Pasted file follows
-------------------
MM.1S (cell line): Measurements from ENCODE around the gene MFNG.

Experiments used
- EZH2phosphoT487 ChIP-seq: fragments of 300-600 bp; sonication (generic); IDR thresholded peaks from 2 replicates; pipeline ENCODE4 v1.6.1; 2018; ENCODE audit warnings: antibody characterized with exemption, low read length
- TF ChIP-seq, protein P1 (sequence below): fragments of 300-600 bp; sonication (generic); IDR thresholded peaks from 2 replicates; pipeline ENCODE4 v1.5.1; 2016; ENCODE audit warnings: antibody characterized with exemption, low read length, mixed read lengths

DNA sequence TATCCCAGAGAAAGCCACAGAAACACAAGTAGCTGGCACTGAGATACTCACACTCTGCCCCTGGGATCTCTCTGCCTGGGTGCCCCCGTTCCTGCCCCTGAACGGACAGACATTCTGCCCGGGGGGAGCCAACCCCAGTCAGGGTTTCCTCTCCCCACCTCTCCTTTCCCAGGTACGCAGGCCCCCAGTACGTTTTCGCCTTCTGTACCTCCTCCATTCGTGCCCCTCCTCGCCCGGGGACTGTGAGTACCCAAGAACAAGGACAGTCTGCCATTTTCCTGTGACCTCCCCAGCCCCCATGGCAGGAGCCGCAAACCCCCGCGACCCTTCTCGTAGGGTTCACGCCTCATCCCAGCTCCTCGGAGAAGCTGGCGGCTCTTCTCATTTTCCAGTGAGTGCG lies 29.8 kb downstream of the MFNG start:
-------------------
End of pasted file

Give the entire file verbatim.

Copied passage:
MM.1S (cell line): Measurements from ENCODE around the gene MFNG.

Experiments used
- EZH2phosphoT487 ChIP-seq: fragments of 300-600 bp; sonication (generic); IDR thresholded peaks from 2 replicates; pipeline ENCODE4 v1.6.1; 2018; ENCODE audit warnings: antibody characterized with exemption, low read length
- TF ChIP-seq, protein P1 (sequence below): fragments of 300-600 bp; sonication (generic); IDR thresholded peaks from 2 replicates; pipeline ENCODE4 v1.5.1; 2016; ENCODE audit warnings: antibody characterized with exemption, low read length, mixed read lengths

DNA sequence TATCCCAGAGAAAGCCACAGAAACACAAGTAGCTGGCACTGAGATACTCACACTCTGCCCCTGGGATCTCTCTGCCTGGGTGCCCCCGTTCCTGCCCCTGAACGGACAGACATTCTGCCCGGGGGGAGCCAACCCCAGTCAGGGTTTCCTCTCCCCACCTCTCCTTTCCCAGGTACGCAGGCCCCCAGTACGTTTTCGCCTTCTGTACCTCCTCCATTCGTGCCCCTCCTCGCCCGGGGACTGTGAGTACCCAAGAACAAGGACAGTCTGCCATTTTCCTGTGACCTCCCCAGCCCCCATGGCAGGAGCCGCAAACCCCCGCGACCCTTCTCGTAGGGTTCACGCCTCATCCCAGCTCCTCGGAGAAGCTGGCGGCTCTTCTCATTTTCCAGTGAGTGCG lies 29.8 kb downstream of the MFNG start: